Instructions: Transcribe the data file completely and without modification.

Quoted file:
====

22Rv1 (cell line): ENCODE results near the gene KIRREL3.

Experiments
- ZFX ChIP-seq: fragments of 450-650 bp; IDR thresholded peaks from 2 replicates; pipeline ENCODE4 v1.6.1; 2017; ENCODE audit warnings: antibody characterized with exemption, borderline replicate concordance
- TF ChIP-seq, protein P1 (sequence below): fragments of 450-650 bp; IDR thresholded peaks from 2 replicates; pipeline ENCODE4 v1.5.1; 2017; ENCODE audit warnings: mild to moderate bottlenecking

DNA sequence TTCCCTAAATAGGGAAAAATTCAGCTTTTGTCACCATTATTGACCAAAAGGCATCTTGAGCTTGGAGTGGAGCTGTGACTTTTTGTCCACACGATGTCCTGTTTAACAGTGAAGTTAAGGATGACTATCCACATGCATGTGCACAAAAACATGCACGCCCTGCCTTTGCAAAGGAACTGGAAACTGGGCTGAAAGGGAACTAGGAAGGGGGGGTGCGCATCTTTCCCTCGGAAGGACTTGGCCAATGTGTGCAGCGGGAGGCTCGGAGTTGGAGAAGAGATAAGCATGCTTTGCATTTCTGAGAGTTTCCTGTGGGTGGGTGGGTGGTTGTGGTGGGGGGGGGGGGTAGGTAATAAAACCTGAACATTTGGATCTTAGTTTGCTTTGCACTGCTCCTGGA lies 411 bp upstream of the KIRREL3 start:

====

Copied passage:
22Rv1 (cell line): ENCODE results near the gene KIRREL3.

Experiments
- ZFX ChIP-seq: fragments of 450-650 bp; IDR thresholded peaks from 2 replicates; pipeline ENCODE4 v1.6.1; 2017; ENCODE audit warnings: antibody characterized with exemption, borderline replicate concordance
- TF ChIP-seq, protein P1 (sequence below): fragments of 450-650 bp; IDR thresholded peaks from 2 replicates; pipeline ENCODE4 v1.5.1; 2017; ENCODE audit warnings: mild to moderate bottlenecking

DNA sequence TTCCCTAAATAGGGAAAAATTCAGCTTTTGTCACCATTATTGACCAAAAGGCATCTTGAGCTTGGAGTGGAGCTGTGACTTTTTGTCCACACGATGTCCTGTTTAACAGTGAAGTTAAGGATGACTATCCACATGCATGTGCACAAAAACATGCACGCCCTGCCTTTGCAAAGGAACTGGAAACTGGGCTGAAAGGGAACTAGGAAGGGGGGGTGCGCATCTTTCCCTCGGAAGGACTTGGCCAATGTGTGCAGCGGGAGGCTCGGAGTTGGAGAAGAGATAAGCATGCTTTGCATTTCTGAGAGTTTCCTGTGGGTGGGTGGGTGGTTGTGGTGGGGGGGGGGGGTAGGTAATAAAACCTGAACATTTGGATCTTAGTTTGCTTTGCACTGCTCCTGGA lies 411 bp upstream of the KIRREL3 start: